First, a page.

positions. If n is negative, 16b1 is shifted right; the
sign is included in the shift and remains unchanged.

B/BUF -- 1024 "bytes-per-buffer"
A constant leaving 1024, the number of bytes per block
buffer.

BELL --
Activate a terminal bell or noise-maker as appropriate to
the device in use.

CHAIN -- M
Used in the form:
CHAIN ____
Connect the CURRENT vocabulary to all definitions that might
be entered into the vocabulary in the future. The ____
CURRENT vocabulary may not be FORTH or ASSEMBLER . Any
given vocabulary may only be chained once, but may be the
object of any number of chainings. For example, every user-
defined vocabulary may include the sequence:
CHAIN FORTH

CONTINUED u -- M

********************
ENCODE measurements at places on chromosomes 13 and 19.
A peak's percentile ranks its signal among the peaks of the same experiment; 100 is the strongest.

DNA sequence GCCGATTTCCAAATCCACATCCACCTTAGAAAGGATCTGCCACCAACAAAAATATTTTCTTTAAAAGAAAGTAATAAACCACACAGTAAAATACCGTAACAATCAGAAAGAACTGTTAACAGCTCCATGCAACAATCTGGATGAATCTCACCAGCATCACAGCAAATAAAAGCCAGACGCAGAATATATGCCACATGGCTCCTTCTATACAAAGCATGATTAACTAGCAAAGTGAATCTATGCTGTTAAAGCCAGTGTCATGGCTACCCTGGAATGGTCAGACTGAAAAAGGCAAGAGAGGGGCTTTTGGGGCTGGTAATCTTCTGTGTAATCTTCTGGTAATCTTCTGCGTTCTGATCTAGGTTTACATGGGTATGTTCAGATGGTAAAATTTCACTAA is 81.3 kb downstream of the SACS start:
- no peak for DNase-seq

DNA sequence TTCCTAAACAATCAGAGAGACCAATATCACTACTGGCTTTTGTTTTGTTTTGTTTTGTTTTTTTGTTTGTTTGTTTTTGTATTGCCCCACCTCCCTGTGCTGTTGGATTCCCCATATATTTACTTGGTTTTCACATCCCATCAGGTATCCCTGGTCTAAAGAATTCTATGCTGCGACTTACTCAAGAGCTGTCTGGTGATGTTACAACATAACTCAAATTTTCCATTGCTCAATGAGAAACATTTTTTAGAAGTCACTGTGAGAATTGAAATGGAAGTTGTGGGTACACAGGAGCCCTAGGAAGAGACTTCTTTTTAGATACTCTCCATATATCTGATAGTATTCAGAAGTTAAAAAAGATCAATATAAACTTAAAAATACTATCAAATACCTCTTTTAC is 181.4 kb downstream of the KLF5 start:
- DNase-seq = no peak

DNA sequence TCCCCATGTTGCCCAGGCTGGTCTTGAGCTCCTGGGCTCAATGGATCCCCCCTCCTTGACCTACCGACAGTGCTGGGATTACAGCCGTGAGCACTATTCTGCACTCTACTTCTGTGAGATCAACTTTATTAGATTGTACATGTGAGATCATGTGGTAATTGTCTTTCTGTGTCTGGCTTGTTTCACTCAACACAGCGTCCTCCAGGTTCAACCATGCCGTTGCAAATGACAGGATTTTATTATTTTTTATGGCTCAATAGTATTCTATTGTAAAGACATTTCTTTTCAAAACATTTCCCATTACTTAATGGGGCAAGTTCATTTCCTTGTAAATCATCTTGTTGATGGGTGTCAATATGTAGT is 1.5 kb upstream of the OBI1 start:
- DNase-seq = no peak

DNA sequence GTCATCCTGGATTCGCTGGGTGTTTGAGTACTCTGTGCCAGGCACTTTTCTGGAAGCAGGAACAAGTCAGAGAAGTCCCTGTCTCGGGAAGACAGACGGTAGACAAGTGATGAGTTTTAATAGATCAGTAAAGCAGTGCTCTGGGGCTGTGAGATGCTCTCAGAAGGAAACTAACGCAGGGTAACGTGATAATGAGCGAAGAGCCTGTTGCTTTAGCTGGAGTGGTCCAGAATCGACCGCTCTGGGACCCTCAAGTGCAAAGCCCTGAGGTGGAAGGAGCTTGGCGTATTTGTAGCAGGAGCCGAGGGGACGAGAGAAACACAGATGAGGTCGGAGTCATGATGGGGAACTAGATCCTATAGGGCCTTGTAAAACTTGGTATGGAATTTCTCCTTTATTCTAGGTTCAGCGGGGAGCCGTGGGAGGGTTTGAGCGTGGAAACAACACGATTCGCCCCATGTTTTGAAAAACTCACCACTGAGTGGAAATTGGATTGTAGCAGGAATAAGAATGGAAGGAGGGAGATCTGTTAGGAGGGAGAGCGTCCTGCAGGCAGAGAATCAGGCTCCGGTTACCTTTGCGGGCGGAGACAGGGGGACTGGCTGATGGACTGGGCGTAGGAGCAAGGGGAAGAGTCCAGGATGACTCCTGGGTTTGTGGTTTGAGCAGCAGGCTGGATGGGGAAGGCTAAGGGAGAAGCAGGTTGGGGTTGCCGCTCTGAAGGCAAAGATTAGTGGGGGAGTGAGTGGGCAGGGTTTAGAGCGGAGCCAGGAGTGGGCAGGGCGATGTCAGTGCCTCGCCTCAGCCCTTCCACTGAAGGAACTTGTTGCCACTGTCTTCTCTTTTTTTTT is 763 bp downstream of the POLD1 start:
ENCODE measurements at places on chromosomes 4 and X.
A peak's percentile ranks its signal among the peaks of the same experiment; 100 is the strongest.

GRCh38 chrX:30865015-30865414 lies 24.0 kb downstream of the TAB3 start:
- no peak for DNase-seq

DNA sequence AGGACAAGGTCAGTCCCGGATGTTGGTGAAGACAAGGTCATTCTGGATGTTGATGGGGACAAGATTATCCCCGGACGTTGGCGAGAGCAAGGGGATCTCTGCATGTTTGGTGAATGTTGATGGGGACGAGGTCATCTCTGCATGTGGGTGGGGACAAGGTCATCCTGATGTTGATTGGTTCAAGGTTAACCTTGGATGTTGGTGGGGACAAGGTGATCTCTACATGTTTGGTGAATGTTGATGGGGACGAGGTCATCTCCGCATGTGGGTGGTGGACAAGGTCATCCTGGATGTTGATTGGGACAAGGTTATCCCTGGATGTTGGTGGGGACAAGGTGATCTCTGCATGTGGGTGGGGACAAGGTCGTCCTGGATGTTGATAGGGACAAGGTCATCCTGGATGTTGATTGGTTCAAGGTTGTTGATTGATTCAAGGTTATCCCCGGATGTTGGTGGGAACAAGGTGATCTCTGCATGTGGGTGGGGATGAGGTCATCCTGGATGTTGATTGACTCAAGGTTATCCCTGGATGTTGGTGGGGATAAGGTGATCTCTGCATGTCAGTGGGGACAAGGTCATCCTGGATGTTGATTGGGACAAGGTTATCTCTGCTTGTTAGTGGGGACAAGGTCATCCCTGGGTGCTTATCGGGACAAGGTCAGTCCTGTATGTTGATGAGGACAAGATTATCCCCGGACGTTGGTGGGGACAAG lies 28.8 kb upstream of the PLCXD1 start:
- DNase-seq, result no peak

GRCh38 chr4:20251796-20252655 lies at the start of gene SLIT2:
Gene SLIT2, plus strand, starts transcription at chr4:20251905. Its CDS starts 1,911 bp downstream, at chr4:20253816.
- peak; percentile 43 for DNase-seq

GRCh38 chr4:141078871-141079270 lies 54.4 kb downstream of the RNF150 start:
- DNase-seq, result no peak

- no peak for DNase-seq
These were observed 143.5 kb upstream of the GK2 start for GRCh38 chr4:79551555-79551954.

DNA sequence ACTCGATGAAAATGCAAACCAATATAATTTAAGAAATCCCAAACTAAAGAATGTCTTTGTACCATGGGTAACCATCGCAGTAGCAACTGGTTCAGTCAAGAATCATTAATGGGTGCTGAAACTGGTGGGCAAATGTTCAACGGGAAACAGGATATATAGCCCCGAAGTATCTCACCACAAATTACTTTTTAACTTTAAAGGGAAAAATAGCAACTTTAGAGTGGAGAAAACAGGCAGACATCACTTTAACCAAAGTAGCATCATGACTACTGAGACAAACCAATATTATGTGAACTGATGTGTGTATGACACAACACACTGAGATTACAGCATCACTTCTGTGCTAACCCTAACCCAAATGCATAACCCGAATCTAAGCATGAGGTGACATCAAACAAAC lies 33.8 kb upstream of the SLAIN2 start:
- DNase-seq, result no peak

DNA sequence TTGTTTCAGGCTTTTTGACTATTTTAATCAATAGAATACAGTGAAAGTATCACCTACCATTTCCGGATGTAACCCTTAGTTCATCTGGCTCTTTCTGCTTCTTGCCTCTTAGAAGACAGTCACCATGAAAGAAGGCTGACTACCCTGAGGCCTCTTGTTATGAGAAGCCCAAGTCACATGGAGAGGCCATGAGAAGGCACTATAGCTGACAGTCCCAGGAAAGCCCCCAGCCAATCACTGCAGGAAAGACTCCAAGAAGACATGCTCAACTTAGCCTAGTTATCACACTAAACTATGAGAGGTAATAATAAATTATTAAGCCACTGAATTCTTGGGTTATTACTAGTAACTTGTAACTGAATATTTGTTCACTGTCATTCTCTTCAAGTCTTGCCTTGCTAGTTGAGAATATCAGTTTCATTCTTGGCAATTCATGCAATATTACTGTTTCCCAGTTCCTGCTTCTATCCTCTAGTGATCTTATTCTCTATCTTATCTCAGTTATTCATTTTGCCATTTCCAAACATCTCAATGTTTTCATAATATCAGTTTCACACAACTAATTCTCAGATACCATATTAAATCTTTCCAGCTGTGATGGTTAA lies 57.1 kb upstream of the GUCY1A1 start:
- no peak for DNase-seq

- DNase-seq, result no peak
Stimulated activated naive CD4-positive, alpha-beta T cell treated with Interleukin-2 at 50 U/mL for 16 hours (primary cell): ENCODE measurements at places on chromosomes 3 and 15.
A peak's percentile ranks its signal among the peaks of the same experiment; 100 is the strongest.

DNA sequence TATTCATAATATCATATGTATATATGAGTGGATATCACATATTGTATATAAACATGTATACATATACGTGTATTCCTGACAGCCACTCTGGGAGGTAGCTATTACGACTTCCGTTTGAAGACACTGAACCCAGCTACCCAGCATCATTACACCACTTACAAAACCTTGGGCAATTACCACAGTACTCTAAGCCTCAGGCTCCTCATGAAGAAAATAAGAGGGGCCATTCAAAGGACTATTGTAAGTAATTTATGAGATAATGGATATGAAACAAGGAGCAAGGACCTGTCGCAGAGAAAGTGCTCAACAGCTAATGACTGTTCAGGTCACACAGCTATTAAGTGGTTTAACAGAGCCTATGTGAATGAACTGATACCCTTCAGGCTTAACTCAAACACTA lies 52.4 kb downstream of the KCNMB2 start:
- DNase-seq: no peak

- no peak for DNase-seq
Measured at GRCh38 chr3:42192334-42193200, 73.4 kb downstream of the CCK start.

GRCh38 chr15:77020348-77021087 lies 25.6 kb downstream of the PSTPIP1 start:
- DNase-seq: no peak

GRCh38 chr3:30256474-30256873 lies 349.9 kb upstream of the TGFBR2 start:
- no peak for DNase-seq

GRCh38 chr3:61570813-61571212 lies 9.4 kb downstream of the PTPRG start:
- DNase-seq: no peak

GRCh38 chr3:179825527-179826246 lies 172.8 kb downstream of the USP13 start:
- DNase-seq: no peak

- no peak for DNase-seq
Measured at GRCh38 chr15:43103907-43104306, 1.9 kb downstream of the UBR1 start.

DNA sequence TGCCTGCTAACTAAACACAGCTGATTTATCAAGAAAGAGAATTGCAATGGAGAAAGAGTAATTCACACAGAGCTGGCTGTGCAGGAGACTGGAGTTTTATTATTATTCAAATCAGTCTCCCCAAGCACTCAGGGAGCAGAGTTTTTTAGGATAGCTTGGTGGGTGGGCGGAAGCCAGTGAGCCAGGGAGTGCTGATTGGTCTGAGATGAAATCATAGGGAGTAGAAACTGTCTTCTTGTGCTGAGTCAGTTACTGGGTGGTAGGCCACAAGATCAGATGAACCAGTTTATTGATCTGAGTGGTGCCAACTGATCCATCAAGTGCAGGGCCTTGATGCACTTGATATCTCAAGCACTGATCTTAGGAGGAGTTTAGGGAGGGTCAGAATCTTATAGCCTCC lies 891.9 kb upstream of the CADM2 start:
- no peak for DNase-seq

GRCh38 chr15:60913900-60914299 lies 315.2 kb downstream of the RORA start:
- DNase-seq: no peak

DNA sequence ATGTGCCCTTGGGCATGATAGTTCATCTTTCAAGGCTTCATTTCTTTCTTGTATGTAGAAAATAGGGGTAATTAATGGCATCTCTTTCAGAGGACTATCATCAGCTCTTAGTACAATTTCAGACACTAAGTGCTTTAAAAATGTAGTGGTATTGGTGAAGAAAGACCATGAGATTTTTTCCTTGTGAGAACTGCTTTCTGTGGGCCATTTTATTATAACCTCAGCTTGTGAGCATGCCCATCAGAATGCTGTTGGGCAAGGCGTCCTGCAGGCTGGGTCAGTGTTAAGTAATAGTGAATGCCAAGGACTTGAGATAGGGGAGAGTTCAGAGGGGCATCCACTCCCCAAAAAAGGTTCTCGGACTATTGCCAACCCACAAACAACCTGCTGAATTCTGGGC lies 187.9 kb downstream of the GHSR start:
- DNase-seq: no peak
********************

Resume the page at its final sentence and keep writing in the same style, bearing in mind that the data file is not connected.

Continue interpretation at block u.

CUR -- addr
A variable pointing to the physical record number before
which the tape is currently positioned. REWIND sets CUR=1.

DBLOCK ud -- addr M "d-block"
Identical to BLOCK but with a 32-bit block unsigned number.




60





B. UNCONTROLLED REFERENCE WORDS


DPL -- addr U "d-p-l"
A variable containing the number of places after the
fractional point for input conversion.

FLD -- addr U "f-l-d"
A variable pointing to the field length reserved for a
number during output conversion.

H. u -- M "h-dot"
Output u as a hexadecimal integer with one trailing blank.
The current base is unchanged.

I' -- w C "i-prime"
Used within a colon definition executed only from within a
do-loop to return the corresponding loop index.

IFEND Interpret only"if-end"
Terminate a conditional interpretation sequence begun by
IFTRUE .

IFTRUE flag -- Interpret only "if-true"
Begin an:
IFTRUE ... OTHERWISE ... IFEND
conditional sequence. These conditional words operated
like:
IF ... ELSE ... THEN
except that they cannot be nested, and are to be used only
during interpretation. In conjunction with the words [ and
] the words [ and ] they may be used within a colon
definition to control compilation, although they are not to